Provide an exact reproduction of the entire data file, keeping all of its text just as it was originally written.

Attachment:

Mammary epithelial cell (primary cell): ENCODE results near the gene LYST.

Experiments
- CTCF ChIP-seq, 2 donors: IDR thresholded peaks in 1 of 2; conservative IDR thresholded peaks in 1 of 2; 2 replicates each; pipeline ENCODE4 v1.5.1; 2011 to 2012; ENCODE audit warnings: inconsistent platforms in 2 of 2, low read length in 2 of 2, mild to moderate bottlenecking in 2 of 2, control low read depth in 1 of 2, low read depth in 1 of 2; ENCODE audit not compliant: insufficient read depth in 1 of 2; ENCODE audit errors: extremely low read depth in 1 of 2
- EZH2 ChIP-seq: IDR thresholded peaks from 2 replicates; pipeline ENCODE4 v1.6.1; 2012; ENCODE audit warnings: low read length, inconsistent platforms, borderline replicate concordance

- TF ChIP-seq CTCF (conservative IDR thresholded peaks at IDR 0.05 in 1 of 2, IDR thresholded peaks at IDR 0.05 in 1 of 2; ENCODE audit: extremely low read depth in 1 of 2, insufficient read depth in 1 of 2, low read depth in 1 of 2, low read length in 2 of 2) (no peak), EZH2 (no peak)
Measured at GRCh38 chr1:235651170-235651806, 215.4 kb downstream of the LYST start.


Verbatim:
Mammary epithelial cell (primary cell): ENCODE results near the gene LYST.

Experiments
- CTCF ChIP-seq, 2 donors: IDR thresholded peaks in 1 of 2; conservative IDR thresholded peaks in 1 of 2; 2 replicates each; pipeline ENCODE4 v1.5.1; 2011 to 2012; ENCODE audit warnings: inconsistent platforms in 2 of 2, low read length in 2 of 2, mild to moderate bottlenecking in 2 of 2, control low read depth in 1 of 2, low read depth in 1 of 2; ENCODE audit not compliant: insufficient read depth in 1 of 2; ENCODE audit errors: extremely low read depth in 1 of 2
- EZH2 ChIP-seq: IDR thresholded peaks from 2 replicates; pipeline ENCODE4 v1.6.1; 2012; ENCODE audit warnings: low read length, inconsistent platforms, borderline replicate concordance

- TF ChIP-seq CTCF (conservative IDR thresholded peaks at IDR 0.05 in 1 of 2, IDR thresholded peaks at IDR 0.05 in 1 of 2; ENCODE audit: extremely low read depth in 1 of 2, insufficient read depth in 1 of 2, low read depth in 1 of 2, low read length in 2 of 2) (no peak), EZH2 (no peak)
Measured at GRCh38 chr1:235651170-235651806, 215.4 kb downstream of the LYST start.